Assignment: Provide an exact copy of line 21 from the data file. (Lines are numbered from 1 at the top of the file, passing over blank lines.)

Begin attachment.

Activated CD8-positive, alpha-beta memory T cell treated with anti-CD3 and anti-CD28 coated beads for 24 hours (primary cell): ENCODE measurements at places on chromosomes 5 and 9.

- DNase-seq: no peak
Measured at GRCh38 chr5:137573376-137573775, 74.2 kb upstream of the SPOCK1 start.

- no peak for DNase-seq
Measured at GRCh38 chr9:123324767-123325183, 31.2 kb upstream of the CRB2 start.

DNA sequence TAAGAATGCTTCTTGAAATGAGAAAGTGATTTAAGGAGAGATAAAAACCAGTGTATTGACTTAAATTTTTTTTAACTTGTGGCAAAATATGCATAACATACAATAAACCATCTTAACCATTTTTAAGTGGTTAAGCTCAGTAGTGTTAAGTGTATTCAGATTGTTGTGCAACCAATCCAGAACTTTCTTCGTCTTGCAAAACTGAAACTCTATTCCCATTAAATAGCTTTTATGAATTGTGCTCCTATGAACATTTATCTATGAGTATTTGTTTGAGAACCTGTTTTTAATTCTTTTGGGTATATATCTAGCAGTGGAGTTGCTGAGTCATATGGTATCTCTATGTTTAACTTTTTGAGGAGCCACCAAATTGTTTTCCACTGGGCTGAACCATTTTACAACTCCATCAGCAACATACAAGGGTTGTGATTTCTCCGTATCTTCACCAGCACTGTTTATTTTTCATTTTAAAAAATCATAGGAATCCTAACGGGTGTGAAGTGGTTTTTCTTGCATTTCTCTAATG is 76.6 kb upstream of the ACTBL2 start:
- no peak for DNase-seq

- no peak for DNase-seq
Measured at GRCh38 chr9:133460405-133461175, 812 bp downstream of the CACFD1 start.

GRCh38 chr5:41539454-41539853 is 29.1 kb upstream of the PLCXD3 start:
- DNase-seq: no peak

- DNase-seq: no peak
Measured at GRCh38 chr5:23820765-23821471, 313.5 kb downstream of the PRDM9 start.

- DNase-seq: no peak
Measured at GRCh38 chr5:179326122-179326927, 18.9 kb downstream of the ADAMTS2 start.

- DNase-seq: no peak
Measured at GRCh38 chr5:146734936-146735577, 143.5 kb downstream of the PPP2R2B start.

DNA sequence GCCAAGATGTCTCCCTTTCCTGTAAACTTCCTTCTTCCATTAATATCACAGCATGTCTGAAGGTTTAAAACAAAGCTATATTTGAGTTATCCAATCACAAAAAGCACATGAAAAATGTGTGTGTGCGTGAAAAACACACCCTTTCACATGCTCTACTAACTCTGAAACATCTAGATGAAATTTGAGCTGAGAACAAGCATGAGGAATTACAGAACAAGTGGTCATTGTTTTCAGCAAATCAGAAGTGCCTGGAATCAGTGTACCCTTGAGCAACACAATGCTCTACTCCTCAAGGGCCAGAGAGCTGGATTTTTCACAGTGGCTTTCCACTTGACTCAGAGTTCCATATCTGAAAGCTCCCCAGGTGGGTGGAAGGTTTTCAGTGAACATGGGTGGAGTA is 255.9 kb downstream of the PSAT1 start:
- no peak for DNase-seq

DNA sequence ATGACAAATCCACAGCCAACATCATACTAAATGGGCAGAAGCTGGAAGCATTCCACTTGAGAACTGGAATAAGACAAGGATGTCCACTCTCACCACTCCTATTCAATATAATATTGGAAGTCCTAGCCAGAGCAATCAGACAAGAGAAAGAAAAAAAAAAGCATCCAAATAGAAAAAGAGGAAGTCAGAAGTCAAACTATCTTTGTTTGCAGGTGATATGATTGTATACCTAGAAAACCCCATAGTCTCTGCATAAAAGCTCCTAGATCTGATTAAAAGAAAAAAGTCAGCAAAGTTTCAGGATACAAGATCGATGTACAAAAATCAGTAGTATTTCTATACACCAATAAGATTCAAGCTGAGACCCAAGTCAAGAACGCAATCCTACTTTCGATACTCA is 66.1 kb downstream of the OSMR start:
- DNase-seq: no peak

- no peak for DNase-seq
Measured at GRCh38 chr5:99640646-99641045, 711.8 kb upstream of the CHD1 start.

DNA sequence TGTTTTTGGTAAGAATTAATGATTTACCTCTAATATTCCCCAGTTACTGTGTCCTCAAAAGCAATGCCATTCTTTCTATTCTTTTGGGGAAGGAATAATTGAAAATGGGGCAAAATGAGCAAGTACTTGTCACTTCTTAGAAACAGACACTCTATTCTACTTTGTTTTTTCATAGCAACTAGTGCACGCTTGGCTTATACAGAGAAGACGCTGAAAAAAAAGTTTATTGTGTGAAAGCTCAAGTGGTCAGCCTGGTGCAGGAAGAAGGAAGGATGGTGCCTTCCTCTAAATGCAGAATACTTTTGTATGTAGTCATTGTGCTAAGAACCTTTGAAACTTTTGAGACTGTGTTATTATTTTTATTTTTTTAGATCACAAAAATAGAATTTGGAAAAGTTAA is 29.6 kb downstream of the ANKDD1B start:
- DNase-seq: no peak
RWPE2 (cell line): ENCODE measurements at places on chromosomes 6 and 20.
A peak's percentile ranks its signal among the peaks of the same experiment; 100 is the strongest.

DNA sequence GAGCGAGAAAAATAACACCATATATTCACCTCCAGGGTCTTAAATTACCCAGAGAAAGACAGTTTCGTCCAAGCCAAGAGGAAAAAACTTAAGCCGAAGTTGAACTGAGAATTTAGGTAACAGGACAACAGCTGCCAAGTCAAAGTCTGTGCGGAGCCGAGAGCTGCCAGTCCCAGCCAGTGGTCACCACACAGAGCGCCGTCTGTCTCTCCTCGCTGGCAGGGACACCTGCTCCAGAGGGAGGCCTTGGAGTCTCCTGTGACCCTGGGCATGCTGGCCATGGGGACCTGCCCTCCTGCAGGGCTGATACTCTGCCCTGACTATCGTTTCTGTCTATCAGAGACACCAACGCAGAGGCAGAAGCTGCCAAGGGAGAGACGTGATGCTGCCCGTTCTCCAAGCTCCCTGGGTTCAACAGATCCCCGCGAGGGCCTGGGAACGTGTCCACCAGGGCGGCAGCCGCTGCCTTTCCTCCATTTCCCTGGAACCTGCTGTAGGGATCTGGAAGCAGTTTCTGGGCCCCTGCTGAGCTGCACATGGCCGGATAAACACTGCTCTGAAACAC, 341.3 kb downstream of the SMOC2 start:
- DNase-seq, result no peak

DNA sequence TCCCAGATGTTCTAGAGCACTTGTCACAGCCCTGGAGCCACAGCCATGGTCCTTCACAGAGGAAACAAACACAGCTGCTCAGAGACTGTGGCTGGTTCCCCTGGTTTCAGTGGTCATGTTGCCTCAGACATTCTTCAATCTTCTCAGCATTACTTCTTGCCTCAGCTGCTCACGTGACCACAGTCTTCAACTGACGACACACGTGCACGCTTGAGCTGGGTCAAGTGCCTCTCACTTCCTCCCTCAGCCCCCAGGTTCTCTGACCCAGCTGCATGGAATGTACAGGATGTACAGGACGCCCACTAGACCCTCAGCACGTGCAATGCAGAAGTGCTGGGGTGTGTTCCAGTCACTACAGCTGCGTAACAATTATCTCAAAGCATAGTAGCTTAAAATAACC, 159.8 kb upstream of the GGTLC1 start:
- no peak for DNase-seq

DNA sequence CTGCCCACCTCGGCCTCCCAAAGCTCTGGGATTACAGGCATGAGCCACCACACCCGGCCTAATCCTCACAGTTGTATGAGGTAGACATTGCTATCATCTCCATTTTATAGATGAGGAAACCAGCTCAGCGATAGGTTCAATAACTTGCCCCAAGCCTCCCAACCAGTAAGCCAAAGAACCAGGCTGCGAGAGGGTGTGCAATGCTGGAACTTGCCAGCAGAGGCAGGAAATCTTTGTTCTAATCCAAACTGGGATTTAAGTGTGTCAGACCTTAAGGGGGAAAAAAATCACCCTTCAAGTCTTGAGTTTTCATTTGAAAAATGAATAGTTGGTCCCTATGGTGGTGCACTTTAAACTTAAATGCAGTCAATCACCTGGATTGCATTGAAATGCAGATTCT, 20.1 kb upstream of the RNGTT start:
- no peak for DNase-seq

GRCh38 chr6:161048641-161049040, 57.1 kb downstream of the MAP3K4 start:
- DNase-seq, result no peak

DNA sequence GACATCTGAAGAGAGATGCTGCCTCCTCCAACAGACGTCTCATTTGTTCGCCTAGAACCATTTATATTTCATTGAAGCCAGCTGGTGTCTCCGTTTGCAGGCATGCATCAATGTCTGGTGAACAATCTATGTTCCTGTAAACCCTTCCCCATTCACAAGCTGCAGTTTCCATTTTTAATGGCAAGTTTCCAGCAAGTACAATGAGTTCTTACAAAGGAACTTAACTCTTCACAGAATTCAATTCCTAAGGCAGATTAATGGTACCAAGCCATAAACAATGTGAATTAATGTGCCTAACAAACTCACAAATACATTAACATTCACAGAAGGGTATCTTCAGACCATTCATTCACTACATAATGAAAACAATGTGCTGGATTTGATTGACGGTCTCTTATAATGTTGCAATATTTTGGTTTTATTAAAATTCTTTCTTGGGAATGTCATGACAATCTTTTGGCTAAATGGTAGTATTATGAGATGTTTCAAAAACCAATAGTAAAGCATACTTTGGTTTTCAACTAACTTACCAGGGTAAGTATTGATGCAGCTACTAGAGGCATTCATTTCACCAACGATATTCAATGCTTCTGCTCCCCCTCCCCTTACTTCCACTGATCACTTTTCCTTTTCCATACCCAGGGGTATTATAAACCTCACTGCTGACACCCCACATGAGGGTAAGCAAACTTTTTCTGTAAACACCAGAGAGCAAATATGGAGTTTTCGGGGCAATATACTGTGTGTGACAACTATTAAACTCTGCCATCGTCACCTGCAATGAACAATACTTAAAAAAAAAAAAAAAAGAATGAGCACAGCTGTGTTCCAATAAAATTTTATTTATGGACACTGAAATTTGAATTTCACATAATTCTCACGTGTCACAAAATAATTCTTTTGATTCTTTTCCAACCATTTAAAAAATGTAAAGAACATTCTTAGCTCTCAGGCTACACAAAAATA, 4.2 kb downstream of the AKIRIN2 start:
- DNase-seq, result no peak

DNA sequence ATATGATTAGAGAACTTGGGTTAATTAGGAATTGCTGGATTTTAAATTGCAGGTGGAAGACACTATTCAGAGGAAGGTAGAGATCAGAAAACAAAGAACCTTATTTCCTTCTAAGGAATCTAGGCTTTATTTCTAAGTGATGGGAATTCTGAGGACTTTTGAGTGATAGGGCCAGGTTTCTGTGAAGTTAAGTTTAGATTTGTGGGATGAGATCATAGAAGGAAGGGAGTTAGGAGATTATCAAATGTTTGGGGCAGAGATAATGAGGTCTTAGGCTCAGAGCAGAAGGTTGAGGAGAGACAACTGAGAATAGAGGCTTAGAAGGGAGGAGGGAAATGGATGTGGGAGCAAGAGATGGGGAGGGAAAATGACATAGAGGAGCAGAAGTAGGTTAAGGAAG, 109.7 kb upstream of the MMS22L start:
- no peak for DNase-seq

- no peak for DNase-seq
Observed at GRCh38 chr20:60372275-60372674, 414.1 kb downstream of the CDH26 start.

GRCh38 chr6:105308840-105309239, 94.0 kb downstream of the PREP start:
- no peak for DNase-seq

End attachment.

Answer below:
- DNase-seq: no peak